The use of low- or zero-VOC paint has become almost de rigueur, making a big difference to the health of a building’s occupants


When professional services firm EY opened its new SA head offices, it added a striking new feature to Johannesburg’s Sandton skyline. Registered with the Green Building Council of South Africa (GBCSA) for a 4-star Green Star Office v1.1 Design rating, the entire building – from floor to ceiling – was designed to focus on preserving energy, water and waste. As part of the 40 718 m² development’s Green Star-rating application, EY used Dulux Ecosure paint to meet the required sustainability standards. That choice was significant.

Environmental impact analysis found that using the Ecosure gloss and undercoat as a two-coat system reduced the embodied carbon by 30% compared to the standard Dulux Trade high gloss and undercoat.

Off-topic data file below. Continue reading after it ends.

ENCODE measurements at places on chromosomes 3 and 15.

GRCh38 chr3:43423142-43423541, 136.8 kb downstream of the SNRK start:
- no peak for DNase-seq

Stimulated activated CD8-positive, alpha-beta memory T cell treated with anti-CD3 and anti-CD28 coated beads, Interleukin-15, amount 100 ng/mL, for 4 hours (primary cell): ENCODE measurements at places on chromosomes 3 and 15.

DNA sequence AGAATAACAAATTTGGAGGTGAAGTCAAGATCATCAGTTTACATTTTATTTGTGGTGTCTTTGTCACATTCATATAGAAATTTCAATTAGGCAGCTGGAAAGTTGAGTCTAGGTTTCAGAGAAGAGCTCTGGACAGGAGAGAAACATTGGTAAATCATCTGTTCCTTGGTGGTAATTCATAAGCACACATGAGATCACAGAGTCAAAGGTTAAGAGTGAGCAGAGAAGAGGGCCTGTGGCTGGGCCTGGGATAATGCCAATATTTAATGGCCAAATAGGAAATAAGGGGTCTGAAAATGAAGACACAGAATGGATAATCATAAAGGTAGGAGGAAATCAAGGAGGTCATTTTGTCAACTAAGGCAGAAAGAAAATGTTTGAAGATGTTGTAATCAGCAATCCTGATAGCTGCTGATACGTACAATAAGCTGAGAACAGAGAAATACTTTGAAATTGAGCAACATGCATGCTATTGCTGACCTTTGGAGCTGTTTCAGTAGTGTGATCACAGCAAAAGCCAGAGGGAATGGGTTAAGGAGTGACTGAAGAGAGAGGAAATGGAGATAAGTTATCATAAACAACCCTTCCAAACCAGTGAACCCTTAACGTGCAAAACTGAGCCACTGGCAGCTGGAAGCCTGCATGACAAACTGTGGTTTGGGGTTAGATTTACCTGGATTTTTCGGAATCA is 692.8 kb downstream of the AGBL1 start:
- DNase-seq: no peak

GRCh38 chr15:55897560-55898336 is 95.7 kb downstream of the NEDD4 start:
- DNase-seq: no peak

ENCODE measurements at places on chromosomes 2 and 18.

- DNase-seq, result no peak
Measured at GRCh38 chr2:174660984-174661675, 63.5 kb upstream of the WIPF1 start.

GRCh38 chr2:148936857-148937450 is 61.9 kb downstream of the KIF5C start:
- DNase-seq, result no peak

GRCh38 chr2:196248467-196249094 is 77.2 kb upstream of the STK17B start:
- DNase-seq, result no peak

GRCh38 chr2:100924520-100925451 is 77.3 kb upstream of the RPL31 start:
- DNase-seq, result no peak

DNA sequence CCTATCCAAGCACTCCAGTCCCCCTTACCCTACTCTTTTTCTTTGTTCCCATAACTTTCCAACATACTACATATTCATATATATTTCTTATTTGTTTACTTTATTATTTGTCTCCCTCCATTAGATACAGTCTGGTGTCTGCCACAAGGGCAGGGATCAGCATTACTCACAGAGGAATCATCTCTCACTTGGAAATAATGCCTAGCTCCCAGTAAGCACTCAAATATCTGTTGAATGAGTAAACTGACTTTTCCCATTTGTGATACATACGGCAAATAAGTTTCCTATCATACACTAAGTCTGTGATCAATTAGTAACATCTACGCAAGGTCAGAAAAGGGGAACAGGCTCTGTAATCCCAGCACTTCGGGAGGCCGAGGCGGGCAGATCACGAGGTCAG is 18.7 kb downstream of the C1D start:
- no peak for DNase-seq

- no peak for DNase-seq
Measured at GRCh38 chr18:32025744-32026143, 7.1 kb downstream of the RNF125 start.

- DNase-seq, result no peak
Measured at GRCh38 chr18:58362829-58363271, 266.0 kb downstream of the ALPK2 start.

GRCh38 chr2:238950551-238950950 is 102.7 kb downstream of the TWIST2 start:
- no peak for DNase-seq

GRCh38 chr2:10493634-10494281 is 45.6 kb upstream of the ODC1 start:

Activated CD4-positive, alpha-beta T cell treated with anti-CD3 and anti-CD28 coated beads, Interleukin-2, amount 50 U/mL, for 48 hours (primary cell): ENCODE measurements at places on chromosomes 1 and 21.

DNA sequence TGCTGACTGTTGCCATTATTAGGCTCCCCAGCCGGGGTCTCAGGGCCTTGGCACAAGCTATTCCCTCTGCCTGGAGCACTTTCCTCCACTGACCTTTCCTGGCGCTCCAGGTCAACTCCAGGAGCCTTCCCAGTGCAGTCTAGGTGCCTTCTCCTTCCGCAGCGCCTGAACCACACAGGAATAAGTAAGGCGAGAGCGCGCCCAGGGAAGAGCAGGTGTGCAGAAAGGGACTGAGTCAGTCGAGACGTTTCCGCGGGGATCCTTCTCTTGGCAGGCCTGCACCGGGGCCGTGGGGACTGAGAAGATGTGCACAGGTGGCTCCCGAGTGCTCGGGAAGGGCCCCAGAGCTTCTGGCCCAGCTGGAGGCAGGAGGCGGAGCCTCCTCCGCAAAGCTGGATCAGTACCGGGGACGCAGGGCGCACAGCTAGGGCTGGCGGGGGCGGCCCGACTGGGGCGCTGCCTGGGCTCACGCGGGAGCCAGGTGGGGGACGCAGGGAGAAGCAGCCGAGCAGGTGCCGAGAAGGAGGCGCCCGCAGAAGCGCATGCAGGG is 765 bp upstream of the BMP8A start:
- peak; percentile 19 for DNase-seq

When it comes to green buildings, paint – and interior paint especially – can be a sticking point. As SA’s green buildings grow, year on year, from 41% to 61% of all building project activity, the GBCSA is certifying more and more buildings according to its Green Star system, recognising those projects for their resource efficiency. Every detail counts, right down to light fixtures, carpeting and even the paint on the walls.

For example, when construction engineering company Group Five received a 5-star Green Star Office v1 Design rating in 2015 for its 27 780 m² head office in Johannesburg’s Waterfall Estate, it did so partly on the strength of the low-VOC paints, carpets and sealants that were used in its shopfitting.

For years, paints and finishes were the visible yet invisible culprits of poor indoor environments, as most paints contained VOCs and released low-level toxins into the air after application. The source of those toxins was a variety of volatile organic (carbon-based) compounds – or VOCs – which, in most cases, were essential to the performance of the paint. The SA industry standard defines VOCs as organic compounds with a boiling point of 250°C, which evaporate easily and comprise molecules with carbon-based bonds.